Traffic on U.S. 27, the highway that cuts through Northeast Polk County, remains busy, so local residents rely on traffic signals to slow it down. (Photo by Michael Freeman).

DAVENPORT – When the state installed a traffic signal light on U.S. 27 at the entrance to the Legacy Park development, it was a major relief to the residents living there.
Making the left hand turn into the subdivision had been a challenge for anyone traveling north on U.S. 27, said Kathy Oldro, the property manager at Legacy Park, because there’s usually a steady flow of cars – many trucks included – zipping along in the southbound lane.
The only problem in the months since the light went up is that the accidents continued. And in some cases, they’ve led to fatal injuries, Oldro said.
“We have had so many fatalities in the last few months, it’s ridiculous,” she said. “And the light was actually put up a year and a half ago. And obviously the reason it was put up to begin with was too many accidents.”
The problem turned out to be something simple – and, for the residents of this development made up of 1,062 single family homes, quite frustrating.
If a car is traveling northbound on U.S. 27 and comes to the traffic light at Legacy Park Boulevard, they can get into the left hand turn lane and wait for the signal to turn green.
Under normal circumstances, when that light goes green, it means the signal for the southbound traffic has turned red, halting those cars.
But in this case, it doesn’t. The left hand turn lane light for northbound traffic goes green – but so does the light for southbound traffic.
Oldro said it makes no sense whatsoever.
“If you’re making a left hand turn, the light should be red for oncoming traffic,” she said. “The one at Legacy doesn’t do that, it stays green. There is a turn arrow that is green, and the southbound traffic light remains green as well.”
It’s been completely confusing for Northeast Polk County motorists, she said, particularly since this tourism-friendly region attracts not only tourists and snowbirds from all over the country, but international visitors and Europeans in large numbers.
“How many people who drive in Florida are from Florida?” she asked. “I’ve been driving here for seven years. If I stop there and see a green turn light, I’m thinking that means I can safely go.”
Ron DeCarlo, the president of the Legacy Park Master Association, said it’s been a headache for the development for months.
“It took four years and 20 deaths to have that light put in,” he said. Now the situation seems as bad as ever.
But complaints to the Florida Department of Transportation, which installed the light, have fallen on deaf ears, he said.
“I’ve called Polk County, and they referred me to FDOT. According to what FDOT has told me, the (state) statute says that it should be a solid green ball (light), which means proceed with caution,” DeCarlo said. “But the problem is since we’re in an international state, the Brits are on vacation, they get in that lane, and turn, and they think the southbound traffic is on red — and they get into accidents.”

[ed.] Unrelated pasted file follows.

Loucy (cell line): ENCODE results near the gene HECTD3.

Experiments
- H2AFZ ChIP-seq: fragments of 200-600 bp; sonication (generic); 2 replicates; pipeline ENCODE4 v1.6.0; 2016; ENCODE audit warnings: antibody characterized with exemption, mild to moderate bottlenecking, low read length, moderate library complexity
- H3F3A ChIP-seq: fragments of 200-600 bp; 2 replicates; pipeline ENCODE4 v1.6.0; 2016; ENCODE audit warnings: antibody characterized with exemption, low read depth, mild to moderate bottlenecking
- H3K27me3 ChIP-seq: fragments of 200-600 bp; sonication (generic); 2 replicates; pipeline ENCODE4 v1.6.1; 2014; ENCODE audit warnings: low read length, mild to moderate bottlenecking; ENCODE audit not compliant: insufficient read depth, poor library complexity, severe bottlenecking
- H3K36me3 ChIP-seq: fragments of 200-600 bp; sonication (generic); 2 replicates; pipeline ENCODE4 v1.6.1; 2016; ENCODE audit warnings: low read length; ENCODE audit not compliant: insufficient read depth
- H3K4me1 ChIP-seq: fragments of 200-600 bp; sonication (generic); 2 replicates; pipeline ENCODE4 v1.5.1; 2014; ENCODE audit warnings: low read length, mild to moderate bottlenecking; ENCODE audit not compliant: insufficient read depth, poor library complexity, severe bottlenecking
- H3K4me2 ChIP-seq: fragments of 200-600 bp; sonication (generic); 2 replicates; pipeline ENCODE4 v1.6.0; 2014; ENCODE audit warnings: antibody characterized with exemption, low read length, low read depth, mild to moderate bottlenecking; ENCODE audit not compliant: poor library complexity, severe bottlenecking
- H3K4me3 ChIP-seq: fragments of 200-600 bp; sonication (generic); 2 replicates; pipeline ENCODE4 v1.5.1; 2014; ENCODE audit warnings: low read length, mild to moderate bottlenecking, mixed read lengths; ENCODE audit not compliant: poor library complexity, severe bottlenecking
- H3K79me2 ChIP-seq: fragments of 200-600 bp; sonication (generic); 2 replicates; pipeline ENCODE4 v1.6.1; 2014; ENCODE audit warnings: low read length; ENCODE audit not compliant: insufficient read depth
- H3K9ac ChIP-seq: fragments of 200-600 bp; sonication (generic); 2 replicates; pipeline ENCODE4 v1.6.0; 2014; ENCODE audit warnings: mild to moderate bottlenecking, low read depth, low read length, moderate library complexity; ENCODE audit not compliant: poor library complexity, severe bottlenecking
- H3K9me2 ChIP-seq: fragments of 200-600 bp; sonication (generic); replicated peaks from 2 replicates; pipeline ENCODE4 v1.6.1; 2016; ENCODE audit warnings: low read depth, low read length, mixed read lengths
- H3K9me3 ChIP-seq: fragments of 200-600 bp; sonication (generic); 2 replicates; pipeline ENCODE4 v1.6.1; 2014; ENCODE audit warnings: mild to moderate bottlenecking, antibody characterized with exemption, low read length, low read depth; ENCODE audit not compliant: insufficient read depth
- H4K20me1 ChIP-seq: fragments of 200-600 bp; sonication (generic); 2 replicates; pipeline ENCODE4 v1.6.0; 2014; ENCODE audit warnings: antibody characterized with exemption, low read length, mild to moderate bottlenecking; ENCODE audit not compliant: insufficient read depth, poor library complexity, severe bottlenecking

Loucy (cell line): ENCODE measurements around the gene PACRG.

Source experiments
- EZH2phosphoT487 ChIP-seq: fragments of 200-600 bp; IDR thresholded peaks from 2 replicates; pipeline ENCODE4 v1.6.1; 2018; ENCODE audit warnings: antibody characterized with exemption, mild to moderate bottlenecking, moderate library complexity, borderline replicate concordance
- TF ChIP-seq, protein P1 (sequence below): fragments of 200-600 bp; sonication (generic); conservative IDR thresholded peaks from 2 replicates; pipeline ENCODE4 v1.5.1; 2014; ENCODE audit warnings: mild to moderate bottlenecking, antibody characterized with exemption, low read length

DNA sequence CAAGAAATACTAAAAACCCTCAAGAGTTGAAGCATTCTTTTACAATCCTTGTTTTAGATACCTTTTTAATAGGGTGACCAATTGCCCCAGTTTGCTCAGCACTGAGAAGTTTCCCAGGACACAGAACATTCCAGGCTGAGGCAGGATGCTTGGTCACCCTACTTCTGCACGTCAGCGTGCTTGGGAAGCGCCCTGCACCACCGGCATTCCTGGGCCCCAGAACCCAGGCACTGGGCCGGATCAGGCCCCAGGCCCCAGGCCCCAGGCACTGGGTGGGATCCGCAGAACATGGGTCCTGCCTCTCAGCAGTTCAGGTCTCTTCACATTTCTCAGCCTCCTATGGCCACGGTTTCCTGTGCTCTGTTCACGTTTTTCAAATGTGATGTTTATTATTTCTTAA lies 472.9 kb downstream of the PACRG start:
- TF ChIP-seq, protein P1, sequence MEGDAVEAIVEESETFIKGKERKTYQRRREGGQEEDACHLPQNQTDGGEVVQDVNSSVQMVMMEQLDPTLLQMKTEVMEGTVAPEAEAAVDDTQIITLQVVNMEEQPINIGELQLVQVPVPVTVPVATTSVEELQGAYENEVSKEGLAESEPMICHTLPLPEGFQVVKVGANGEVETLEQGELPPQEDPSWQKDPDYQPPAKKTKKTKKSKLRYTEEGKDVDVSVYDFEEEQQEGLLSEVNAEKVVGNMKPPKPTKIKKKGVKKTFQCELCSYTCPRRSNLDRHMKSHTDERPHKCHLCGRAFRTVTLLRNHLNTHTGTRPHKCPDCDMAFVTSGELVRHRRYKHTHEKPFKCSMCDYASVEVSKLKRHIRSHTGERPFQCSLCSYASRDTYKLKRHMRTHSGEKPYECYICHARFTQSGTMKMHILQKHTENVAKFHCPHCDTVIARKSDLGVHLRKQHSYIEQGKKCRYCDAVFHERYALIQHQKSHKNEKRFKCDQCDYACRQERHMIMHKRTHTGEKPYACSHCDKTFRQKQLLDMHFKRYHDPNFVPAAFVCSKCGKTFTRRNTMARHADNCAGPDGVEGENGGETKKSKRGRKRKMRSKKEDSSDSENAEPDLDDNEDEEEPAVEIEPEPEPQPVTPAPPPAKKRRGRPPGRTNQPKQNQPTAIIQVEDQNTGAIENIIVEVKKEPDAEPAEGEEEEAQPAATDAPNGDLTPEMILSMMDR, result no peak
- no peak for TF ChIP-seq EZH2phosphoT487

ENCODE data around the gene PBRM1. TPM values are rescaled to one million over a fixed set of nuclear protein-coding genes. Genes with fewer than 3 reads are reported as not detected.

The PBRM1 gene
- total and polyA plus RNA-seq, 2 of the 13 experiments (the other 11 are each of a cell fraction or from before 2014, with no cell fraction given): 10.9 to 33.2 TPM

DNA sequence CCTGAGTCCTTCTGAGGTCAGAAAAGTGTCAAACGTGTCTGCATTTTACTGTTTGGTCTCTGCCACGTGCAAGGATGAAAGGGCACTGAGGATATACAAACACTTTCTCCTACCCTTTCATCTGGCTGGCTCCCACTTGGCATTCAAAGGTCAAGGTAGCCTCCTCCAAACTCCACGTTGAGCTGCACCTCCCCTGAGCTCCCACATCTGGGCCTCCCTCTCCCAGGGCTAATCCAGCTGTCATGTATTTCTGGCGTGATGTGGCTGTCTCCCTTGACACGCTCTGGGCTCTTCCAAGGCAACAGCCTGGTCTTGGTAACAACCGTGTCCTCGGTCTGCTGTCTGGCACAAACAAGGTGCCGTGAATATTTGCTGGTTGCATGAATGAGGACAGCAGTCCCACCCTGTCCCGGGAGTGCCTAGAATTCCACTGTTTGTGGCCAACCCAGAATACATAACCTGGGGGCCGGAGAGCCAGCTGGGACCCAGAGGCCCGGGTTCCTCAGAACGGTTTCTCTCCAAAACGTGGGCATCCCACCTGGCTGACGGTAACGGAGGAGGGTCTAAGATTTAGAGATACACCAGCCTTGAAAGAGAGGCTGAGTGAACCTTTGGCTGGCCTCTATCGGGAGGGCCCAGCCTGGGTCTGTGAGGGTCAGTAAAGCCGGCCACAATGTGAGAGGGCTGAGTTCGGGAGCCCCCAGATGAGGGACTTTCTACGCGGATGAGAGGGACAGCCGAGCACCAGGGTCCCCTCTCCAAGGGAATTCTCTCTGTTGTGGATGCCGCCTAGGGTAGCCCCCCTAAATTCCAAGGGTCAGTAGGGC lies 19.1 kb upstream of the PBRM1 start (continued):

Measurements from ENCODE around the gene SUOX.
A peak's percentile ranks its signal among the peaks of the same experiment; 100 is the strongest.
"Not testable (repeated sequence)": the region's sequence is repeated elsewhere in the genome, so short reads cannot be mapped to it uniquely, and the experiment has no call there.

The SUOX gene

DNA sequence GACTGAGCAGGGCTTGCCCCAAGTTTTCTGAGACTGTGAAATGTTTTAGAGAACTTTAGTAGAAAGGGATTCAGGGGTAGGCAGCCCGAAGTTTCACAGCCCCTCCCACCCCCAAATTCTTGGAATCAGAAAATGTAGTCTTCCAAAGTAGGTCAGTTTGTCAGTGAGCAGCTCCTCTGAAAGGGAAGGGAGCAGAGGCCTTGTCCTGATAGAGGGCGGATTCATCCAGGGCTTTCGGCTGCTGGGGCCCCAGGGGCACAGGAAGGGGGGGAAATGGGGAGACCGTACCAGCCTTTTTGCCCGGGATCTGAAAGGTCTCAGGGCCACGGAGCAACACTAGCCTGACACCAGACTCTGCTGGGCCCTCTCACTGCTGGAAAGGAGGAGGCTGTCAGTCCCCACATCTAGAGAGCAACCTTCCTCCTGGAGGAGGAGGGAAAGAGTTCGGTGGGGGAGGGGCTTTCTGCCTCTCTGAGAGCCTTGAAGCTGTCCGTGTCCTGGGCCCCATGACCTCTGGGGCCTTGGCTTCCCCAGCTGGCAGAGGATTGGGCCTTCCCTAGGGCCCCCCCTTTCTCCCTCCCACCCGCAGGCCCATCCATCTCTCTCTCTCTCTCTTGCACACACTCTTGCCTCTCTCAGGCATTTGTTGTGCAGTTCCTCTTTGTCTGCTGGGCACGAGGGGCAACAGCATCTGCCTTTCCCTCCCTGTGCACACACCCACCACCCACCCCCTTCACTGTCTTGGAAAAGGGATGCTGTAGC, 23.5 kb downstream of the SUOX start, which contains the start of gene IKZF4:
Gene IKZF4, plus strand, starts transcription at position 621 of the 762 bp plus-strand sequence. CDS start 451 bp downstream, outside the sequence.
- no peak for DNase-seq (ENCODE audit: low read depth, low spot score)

Ironically, a similar traffic light right up the road at the Polo Park development entrance operates in the traditional way. When the left turn light is green for northbound traffic turning into Polk Park, the light for southbound traffic is red.
Oldro has also contacted the state to complain, to no avail.
“When I called the state and explained it to the state several times, they said the light is accurate, that a green light means proceed with caution,” she said. “I said there have been so many accidents over there, and there have been fatalities, but they said the statistics are down from previous times when there wasn’t a light there.
“But there is still an issue with the oncoming traffic,” she added. “We had a huge palm tree at the entrance to Legacy Park, and the state contacted me and said you have to move your tree, and we had to move it back 300 feet so people could see the light. And I think in the past year, there have been at least four fatalities in that vicinity, and numerous fender benders. And they still say that light is legal according to Florida statute.”
Cindy Clemens, public information officer for FDOT’s District 1 office, which covers Polk County, confirmed that. She said the traffic signal at Legacy Park Boulevard has a green ball, not a turn arrow.
“An arrow means you ahve the right of way,” Clemens said. “A ball means you proceed with caution.”
DeCarlo said they’re hoping to bring attention to this issue – and hopefully convince the state to make the changes needed to make this traffic signal safer. He noted that Polk County is building a new public park across the street, next to the neighboring Bass Lake development, and when it opens, traffic along this stretch of U.S. 27 is likely to get even busier — and potentially more dangerous.
“Now as soon as the park opens up, you’re going to have increased traffic, too, and we’re like, hey, we’ve already had two cars slam into our grass, and we had one kid spin out of control and he took out one of our lights there,” DeCarlo said. “If you had a pedestrian standing there waiting for the light, they get taken out, too.”

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